• Nausea or abdominal cramping
  • Headache
  • Sensation of numbness or tingling 
  • Feelings of unreality or detachment

The symptoms of a panic attack usually last only a few minutes. However, the effects often continue after the attack itself is over. A panic attack can leave young people feeling shaky, fatigued, and worried for the rest of the day.

Know the Facts

Panic disorders usually start between the ages of 15 and 25, and are twice as common in women as in men.

Panic Disorder Causes and Risk Factors

What causes panic disorders in young adults? As with mental health conditions in general and anxiety disorders in particular, experts agree that there is no single, clear cause. Rather, a number of different factors contribute to the likelihood of developing panic disorder. 

Genetics and family history influence panic disorders. If a young adult has family members who experienced anxiety disorders or panic attacks, they may be more prone to panic disorders.

A major life event that creates stress can induce a panic disorder, even if the event is a positive one. Such events may include moving, leaving home, starting college, a new job, divorce, or the birth of a baby.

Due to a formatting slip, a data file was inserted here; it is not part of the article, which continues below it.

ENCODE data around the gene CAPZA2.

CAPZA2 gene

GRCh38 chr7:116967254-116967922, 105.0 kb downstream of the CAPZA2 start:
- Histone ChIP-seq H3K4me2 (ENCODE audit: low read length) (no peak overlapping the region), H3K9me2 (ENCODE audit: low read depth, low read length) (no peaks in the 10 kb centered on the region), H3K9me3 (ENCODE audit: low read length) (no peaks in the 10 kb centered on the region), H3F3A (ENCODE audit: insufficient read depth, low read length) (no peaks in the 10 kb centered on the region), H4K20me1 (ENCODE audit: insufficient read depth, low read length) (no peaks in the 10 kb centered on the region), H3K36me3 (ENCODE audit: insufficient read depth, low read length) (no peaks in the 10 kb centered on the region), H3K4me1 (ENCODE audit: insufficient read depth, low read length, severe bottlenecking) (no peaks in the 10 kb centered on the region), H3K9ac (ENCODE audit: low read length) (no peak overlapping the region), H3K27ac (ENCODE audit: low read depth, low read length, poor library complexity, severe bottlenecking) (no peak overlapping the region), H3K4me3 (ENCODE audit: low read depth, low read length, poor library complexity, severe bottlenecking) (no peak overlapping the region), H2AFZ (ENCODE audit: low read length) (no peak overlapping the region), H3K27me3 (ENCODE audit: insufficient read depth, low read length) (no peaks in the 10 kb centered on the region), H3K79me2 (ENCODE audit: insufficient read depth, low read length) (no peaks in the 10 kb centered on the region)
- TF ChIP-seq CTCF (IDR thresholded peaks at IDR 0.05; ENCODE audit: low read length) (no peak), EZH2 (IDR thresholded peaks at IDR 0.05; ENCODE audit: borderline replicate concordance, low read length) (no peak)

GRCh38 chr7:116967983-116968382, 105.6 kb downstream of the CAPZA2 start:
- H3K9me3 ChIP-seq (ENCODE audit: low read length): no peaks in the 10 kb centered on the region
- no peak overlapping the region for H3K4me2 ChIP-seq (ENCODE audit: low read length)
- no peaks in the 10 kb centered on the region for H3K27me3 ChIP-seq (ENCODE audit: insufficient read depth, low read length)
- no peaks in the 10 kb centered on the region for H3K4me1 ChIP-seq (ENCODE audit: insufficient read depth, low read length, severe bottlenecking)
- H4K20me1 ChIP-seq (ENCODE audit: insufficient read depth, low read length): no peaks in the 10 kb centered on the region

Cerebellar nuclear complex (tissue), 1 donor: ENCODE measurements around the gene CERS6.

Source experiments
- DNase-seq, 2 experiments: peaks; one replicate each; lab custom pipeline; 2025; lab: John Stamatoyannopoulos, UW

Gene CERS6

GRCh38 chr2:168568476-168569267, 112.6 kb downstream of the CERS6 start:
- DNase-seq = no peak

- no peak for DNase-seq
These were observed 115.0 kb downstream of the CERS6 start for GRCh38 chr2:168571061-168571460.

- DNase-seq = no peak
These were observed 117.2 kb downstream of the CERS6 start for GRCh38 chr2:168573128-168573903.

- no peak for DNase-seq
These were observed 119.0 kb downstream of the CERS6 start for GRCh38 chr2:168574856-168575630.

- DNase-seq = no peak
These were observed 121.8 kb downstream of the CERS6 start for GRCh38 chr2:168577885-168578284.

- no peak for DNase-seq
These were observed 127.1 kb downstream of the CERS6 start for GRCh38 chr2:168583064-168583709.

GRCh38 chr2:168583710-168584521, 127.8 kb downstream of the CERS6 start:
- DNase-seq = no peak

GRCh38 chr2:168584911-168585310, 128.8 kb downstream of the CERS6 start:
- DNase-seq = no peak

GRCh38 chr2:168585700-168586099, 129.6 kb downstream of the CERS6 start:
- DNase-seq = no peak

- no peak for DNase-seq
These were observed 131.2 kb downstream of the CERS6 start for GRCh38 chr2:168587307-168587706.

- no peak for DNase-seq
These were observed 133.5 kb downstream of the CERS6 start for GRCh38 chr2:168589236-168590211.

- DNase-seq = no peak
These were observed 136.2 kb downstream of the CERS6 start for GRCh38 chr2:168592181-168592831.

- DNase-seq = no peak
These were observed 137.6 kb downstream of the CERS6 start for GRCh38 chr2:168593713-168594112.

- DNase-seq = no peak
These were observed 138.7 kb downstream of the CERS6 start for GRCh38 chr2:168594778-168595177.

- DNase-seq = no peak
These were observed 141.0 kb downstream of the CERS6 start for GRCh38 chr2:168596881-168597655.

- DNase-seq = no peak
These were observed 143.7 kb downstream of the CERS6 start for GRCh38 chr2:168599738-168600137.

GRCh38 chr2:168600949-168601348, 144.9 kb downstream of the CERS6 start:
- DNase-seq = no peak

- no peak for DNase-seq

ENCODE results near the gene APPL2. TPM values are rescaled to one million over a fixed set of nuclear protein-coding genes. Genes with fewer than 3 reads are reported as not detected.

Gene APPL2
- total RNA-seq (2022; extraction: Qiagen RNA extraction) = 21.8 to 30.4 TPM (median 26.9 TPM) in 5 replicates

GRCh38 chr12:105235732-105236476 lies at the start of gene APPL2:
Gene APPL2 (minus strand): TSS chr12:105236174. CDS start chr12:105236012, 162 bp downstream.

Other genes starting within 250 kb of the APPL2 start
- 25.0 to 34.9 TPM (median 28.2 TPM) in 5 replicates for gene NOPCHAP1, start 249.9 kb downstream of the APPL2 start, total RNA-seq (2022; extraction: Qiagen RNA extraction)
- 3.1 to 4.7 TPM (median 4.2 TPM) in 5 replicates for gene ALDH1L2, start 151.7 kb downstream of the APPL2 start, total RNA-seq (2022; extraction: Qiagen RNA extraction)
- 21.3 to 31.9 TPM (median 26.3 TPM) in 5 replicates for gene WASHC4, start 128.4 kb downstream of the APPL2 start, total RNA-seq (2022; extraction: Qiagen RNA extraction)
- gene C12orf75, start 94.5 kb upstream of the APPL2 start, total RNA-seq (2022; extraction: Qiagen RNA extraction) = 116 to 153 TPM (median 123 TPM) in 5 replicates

Brain structure and function may play a role in causing panic disorders. The brains of people who have panic disorders may have an especially sensitive fear response. 

Having other mental health issues, such as anxiety disorder, PTSD, or phobias, can make people more vulnerable to anxiety attacks and panic disorders.

Trauma can be a panic disorder cause. If a young adult undergoes an acute traumatic event, such as an assault, accident, or death of a loved one, they may start to have panic attacks. A history of childhood trauma, such as abuse or neglect, can be an underlying cause of panic disorders in young adults. 

Starting or coming off prescription medication can sometimes trigger panic disorder.

Using stimulants, smoking cigarettes, and/or caffeine intake can increase the possibility of having a panic attack or panic disorder in young adulthood. 

Being more sensitive to stress or more prone to negative emotions can create a higher risk of panic disorder. 

Types of Panic Disorders and Panic Attacks

Clinical experts divide panic disorders and panic attacks into various types. The two main types of panic attacks are unexpected panic attacks and expected panic attacks. The trigger is the main difference between the two types of panic disorders. However, the symptoms of the attack are usual the same with both types.

  • Unexpected panic attacks have no clear cause or trigger. They can happen at any time, even when a young adult is relaxing, sleeping, or hanging out with friends. There may be a trigger involved, such as a song they’re listening to, or a dream they were having before waking up with a panic attack. But the trigger can also be unconscious and thus impossible to pinpoint. This can create additional anxiety and increase the feeling of being out of control.